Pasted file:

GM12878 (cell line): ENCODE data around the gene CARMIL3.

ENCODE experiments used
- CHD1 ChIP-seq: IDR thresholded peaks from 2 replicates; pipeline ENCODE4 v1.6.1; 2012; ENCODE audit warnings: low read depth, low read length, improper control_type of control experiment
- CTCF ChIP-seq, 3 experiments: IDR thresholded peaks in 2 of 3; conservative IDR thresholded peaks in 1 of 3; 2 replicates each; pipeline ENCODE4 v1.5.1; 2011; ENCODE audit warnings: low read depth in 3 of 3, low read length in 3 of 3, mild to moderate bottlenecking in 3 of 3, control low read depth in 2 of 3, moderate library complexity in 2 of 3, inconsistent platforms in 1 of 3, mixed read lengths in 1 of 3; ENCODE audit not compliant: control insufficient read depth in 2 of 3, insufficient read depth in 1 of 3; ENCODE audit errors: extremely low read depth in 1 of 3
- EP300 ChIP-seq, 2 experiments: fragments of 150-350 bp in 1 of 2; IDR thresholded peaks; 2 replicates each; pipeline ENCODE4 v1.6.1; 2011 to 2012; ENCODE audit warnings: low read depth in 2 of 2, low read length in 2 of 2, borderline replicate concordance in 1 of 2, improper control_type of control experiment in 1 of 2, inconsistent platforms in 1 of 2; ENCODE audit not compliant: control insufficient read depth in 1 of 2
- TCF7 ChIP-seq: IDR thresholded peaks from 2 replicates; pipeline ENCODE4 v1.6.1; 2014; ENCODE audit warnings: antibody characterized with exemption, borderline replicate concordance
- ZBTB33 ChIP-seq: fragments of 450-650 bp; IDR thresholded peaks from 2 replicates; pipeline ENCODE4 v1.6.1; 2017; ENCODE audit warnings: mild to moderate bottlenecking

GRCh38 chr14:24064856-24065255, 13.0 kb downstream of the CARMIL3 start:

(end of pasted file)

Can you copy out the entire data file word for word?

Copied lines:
GM12878 (cell line): ENCODE data around the gene CARMIL3.

ENCODE experiments used
- CHD1 ChIP-seq: IDR thresholded peaks from 2 replicates; pipeline ENCODE4 v1.6.1; 2012; ENCODE audit warnings: low read depth, low read length, improper control_type of control experiment
- CTCF ChIP-seq, 3 experiments: IDR thresholded peaks in 2 of 3; conservative IDR thresholded peaks in 1 of 3; 2 replicates each; pipeline ENCODE4 v1.5.1; 2011; ENCODE audit warnings: low read depth in 3 of 3, low read length in 3 of 3, mild to moderate bottlenecking in 3 of 3, control low read depth in 2 of 3, moderate library complexity in 2 of 3, inconsistent platforms in 1 of 3, mixed read lengths in 1 of 3; ENCODE audit not compliant: control insufficient read depth in 2 of 3, insufficient read depth in 1 of 3; ENCODE audit errors: extremely low read depth in 1 of 3
- EP300 ChIP-seq, 2 experiments: fragments of 150-350 bp in 1 of 2; IDR thresholded peaks; 2 replicates each; pipeline ENCODE4 v1.6.1; 2011 to 2012; ENCODE audit warnings: low read depth in 2 of 2, low read length in 2 of 2, borderline replicate concordance in 1 of 2, improper control_type of control experiment in 1 of 2, inconsistent platforms in 1 of 2; ENCODE audit not compliant: control insufficient read depth in 1 of 2
- TCF7 ChIP-seq: IDR thresholded peaks from 2 replicates; pipeline ENCODE4 v1.6.1; 2014; ENCODE audit warnings: antibody characterized with exemption, borderline replicate concordance
- ZBTB33 ChIP-seq: fragments of 450-650 bp; IDR thresholded peaks from 2 replicates; pipeline ENCODE4 v1.6.1; 2017; ENCODE audit warnings: mild to moderate bottlenecking

GRCh38 chr14:24064856-24065255, 13.0 kb downstream of the CARMIL3 start: